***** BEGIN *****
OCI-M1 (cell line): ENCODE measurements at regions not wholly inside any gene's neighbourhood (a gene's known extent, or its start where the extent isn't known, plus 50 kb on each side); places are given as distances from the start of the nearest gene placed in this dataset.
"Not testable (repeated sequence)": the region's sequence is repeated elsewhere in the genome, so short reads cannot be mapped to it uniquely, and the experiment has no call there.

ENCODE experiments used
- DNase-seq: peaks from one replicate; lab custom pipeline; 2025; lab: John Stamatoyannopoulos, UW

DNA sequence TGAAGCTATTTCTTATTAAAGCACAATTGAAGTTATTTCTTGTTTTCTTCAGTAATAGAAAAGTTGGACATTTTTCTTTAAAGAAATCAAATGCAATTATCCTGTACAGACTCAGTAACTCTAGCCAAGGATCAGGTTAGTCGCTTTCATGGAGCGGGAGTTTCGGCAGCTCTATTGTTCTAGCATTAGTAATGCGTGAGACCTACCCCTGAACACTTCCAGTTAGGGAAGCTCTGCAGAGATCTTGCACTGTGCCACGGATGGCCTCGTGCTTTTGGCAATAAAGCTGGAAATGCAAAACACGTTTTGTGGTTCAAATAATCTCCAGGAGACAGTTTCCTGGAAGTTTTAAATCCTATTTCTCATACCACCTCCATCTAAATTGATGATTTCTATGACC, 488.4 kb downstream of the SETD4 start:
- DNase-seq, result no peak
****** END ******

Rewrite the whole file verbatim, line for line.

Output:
OCI-M1 (cell line): ENCODE measurements at regions not wholly inside any gene's neighbourhood (a gene's known extent, or its start where the extent isn't known, plus 50 kb on each side); places are given as distances from the start of the nearest gene placed in this dataset.
"Not testable (repeated sequence)": the region's sequence is repeated elsewhere in the genome, so short reads cannot be mapped to it uniquely, and the experiment has no call there.

ENCODE experiments used
- DNase-seq: peaks from one replicate; lab custom pipeline; 2025; lab: John Stamatoyannopoulos, UW

DNA sequence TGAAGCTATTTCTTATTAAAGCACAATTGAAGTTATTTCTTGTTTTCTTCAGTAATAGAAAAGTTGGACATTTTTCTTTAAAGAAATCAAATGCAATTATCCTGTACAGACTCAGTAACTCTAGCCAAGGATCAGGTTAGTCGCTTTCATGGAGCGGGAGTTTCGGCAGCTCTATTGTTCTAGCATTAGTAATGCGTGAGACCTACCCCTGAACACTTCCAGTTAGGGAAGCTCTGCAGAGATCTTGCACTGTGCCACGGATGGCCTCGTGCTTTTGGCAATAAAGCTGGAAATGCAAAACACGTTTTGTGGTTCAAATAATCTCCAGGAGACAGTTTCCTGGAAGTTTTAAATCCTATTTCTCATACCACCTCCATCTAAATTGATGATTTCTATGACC, 488.4 kb downstream of the SETD4 start:
- DNase-seq, result no peak